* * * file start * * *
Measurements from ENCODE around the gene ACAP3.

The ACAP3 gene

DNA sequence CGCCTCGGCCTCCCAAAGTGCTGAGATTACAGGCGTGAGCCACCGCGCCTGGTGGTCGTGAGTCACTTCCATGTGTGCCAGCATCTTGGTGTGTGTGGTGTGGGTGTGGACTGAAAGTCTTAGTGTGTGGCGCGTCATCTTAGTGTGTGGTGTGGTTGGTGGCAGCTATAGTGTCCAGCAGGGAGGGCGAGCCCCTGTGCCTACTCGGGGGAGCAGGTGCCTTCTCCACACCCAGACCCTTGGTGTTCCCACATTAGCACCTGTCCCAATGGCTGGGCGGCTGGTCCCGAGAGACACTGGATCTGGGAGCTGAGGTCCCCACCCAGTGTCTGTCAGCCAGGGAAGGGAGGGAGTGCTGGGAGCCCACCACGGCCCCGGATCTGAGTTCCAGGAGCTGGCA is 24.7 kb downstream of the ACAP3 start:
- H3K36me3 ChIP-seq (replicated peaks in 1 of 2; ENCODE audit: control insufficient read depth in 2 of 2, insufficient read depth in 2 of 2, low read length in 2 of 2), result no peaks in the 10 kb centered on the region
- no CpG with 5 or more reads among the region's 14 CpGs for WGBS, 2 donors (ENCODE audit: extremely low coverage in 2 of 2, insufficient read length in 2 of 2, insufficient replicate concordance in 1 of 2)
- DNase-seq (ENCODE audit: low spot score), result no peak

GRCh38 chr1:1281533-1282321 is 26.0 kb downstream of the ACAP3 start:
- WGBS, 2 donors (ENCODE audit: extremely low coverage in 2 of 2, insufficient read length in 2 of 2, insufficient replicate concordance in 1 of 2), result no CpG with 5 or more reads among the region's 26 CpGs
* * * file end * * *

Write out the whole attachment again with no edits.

Measurements from ENCODE around the gene ACAP3.

The ACAP3 gene

DNA sequence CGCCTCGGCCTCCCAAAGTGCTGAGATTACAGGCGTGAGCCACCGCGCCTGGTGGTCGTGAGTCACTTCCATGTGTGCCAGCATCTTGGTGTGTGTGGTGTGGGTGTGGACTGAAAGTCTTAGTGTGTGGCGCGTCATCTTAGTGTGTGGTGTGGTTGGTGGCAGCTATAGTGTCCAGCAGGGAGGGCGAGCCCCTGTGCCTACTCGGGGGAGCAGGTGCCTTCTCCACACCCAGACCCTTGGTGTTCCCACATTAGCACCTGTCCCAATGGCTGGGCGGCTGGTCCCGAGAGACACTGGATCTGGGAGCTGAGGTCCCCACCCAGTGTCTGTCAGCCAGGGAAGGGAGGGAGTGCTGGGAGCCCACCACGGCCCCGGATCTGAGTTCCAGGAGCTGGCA is 24.7 kb downstream of the ACAP3 start:
- H3K36me3 ChIP-seq (replicated peaks in 1 of 2; ENCODE audit: control insufficient read depth in 2 of 2, insufficient read depth in 2 of 2, low read length in 2 of 2), result no peaks in the 10 kb centered on the region
- no CpG with 5 or more reads among the region's 14 CpGs for WGBS, 2 donors (ENCODE audit: extremely low coverage in 2 of 2, insufficient read length in 2 of 2, insufficient replicate concordance in 1 of 2)
- DNase-seq (ENCODE audit: low spot score), result no peak

GRCh38 chr1:1281533-1282321 is 26.0 kb downstream of the ACAP3 start:
- WGBS, 2 donors (ENCODE audit: extremely low coverage in 2 of 2, insufficient read length in 2 of 2, insufficient replicate concordance in 1 of 2), result no CpG with 5 or more reads among the region's 26 CpGs